Payne said of her earliest work involved filming the neighborhood dogs and cats with her cousin and afterward they would edit their clips.

Her father, Paul Payne, said ever since she was little, she was always eager to help other people.

Payne said she realizes that a lot of what she does provides aid for those people in need of resources, but it is her focus.

She said creating and editing videos was necessary for her as a creative outlet.

“I love being out there filming,” she said. “I love capturing the energy of happy moments.”

Athletic administrative assistant Shawna Belfield said, “I don’t know how she does it. Nothing seems to slow her down.”

She said Payne takes great pride in everything she does.

Payne said her next video project will be to show a breakup via a film titled “Seasons,” where she will show the different stages of a romantic relationship. She said she has about 30 minutes of planned footage.

The young videographer says the romantic episodes from the film do not directly mirror events from her personal experiences but instead are little pieces of life she thinks a large audience will relate to.

“I was in a relationship, and after the relationship ended it only took a couple of months until the idea for ‘Seasons’ started to develop in my mind.” Payne said. “But I don’t want it to be about me, I don’t want to come across like Taylor Swift.”

But for now, “Seasons” is still on the drawing board, Payne said. She said she is currently working on producing an informational video for the Math Lab here at CCC.

Payne, however, also pointed to a CCC policy which she believes hinders students development.

“They don’t give media students enough time to use the computers in the media lab,” She said, “I’ve already completed the program but when I was a part of it, it was hard to make time to use computers because they can only be used under a professor’s supervision.”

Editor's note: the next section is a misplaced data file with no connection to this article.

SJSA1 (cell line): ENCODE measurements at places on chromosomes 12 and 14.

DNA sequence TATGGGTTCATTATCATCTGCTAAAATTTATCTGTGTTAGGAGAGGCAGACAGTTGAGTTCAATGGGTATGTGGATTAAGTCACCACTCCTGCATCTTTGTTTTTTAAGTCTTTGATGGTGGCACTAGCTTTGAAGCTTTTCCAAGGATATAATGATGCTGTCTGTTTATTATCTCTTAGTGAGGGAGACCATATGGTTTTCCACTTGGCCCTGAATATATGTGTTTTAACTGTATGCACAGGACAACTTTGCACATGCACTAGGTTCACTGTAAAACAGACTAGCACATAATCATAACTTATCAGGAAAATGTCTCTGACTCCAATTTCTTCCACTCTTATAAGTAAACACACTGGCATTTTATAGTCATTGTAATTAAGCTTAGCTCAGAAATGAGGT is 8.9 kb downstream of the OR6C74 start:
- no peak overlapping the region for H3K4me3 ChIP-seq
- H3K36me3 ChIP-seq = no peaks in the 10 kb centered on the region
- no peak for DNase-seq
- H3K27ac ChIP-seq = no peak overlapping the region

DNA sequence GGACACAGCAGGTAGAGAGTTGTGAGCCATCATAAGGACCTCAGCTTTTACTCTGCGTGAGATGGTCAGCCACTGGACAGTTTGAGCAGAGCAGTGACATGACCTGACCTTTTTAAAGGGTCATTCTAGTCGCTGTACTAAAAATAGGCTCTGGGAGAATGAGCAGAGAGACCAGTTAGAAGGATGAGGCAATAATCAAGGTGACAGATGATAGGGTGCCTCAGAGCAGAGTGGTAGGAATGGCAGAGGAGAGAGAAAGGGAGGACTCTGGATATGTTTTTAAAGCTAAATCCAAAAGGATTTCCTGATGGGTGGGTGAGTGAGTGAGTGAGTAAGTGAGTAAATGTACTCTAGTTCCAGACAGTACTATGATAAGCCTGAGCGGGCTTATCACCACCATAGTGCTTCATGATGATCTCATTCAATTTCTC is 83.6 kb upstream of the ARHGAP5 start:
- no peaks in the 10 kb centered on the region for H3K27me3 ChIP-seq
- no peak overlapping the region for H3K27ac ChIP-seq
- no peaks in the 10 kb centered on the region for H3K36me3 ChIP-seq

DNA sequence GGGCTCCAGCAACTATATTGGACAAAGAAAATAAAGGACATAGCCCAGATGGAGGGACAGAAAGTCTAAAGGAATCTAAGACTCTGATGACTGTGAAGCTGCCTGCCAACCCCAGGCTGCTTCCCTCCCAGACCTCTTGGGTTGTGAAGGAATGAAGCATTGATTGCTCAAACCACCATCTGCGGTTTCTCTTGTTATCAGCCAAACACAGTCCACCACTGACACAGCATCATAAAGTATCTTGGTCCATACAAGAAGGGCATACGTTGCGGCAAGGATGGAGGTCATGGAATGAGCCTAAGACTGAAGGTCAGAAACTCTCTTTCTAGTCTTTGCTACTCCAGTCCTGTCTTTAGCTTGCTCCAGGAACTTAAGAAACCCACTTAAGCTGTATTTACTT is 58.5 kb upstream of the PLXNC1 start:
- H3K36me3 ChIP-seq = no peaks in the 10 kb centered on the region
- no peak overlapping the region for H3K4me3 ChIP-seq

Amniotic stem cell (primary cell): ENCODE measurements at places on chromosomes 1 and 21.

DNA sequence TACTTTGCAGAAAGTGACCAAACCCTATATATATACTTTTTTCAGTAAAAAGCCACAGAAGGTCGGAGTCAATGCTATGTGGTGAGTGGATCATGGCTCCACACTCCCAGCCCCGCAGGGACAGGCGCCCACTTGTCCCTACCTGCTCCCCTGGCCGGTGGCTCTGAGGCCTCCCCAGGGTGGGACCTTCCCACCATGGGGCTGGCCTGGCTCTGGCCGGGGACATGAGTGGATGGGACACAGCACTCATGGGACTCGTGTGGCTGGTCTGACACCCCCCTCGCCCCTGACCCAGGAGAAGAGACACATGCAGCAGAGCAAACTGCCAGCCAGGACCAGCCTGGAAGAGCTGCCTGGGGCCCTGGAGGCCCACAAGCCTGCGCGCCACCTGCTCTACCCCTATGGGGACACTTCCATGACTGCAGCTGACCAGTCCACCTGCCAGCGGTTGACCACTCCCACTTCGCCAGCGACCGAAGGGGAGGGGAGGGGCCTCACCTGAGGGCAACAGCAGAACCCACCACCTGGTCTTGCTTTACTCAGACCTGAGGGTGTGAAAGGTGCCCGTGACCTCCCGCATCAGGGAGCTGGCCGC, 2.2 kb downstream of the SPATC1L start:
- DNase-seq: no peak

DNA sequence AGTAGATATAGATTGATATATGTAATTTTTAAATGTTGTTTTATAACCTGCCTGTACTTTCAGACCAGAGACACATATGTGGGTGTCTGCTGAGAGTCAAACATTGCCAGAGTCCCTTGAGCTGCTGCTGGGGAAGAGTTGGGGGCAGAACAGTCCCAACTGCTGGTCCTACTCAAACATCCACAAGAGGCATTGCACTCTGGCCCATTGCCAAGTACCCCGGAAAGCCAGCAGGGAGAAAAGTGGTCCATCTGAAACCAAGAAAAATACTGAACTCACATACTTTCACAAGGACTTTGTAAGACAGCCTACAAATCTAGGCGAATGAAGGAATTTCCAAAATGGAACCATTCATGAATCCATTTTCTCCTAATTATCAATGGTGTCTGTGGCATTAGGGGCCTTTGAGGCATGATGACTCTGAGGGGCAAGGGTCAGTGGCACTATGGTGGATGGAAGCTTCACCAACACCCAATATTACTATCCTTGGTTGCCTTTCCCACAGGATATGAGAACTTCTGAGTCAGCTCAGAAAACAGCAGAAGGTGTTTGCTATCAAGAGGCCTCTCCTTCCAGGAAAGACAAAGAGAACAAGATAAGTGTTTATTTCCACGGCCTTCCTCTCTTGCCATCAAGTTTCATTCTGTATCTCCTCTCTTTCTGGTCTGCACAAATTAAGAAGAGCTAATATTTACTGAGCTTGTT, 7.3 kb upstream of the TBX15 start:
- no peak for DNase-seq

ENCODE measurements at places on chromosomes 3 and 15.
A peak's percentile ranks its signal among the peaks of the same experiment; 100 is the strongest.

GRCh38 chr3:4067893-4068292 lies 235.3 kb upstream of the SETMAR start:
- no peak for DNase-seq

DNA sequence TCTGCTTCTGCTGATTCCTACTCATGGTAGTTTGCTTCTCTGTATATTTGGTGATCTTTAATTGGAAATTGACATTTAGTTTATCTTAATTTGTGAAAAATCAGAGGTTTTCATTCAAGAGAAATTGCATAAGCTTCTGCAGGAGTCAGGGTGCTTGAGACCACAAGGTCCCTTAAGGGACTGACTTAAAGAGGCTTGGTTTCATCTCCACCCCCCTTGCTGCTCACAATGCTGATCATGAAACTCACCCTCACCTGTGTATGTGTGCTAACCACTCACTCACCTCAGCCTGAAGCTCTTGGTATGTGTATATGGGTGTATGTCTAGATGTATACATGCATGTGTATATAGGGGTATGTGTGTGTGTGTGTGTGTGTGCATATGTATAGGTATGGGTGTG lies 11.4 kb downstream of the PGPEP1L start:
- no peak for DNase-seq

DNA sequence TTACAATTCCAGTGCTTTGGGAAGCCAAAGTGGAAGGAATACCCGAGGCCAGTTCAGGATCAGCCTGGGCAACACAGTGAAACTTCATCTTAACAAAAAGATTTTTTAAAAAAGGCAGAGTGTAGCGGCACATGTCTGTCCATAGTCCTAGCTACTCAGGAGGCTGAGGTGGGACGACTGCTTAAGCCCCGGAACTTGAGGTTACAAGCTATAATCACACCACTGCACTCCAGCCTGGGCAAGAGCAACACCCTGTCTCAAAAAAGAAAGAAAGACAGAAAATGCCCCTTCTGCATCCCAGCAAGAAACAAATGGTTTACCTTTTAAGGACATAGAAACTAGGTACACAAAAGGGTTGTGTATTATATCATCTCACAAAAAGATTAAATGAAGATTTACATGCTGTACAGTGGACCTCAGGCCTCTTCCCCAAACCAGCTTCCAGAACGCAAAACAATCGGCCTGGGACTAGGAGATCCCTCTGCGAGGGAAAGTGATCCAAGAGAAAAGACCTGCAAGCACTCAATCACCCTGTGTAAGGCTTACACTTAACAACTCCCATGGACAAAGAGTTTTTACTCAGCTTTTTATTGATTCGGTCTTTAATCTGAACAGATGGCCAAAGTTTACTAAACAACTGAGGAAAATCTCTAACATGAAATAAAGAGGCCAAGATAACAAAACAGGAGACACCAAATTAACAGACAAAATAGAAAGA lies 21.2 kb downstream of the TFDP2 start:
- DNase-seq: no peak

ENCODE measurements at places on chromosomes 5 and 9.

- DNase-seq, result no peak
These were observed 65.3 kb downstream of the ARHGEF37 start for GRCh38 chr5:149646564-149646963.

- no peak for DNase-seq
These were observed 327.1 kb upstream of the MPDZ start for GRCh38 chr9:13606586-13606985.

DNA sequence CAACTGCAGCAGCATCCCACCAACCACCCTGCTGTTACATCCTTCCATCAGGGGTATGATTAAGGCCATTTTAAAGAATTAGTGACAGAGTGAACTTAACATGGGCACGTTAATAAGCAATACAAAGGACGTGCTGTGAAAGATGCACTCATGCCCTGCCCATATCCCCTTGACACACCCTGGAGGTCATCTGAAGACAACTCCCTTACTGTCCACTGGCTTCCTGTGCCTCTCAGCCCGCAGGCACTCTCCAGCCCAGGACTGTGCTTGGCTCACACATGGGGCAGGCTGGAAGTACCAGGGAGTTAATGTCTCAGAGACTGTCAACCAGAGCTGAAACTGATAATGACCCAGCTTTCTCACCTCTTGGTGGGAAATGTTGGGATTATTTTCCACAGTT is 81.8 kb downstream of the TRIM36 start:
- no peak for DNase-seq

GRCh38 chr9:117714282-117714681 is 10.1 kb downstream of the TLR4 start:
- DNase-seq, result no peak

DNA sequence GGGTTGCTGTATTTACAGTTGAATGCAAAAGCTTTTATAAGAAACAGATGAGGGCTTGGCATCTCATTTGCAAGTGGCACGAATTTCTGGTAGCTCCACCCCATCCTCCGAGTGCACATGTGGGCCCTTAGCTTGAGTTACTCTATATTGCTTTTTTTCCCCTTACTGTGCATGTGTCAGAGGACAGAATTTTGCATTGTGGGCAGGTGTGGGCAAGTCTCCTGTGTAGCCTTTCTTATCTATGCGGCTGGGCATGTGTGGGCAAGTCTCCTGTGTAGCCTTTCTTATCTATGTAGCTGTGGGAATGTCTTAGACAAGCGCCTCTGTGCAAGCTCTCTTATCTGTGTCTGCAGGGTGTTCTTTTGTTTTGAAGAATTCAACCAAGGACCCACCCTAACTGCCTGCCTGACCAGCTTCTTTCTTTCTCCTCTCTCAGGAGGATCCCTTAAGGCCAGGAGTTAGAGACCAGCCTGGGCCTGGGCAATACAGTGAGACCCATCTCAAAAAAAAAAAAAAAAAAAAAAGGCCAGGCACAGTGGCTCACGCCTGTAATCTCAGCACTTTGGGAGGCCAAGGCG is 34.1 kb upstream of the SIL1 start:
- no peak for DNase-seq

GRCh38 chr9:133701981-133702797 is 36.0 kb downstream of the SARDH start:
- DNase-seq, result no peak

The media lab computers are the only ones on campus available to students that offer the full, updated suite of Adobe creative programs.

Payne has already achieved her Certificate of Achievement in Digital Film here at CCC. She said she wants to major in advertising when she transfers, but plans to continue her filmmaking because it is something she loves to do.

Fine and media arts department Chairperson Ellen Seidler said Payne was one of the best students during her Introduction to Digital Film Production and Intermediate Digital Film Production courses.

“She was motivated and focused. I’d like to clone her,” Seidler said.

Among the videos Payne produced is a short video titled “Pharrell Williams-HAPPY-We Are Contra Costa College!” that has garnered over 1,000 views.

Payne has a positive outlook on life, and brings her passion for life to everything she does, whether it be creating videos or helping her fellow students.

  For the future, Payne plans to create video to go along with a pop-up tutoring event.   Payne said a lot of her work has been geared toward a niche audience, but she is excited to work on projects that she believes a much wider audience will enjoy.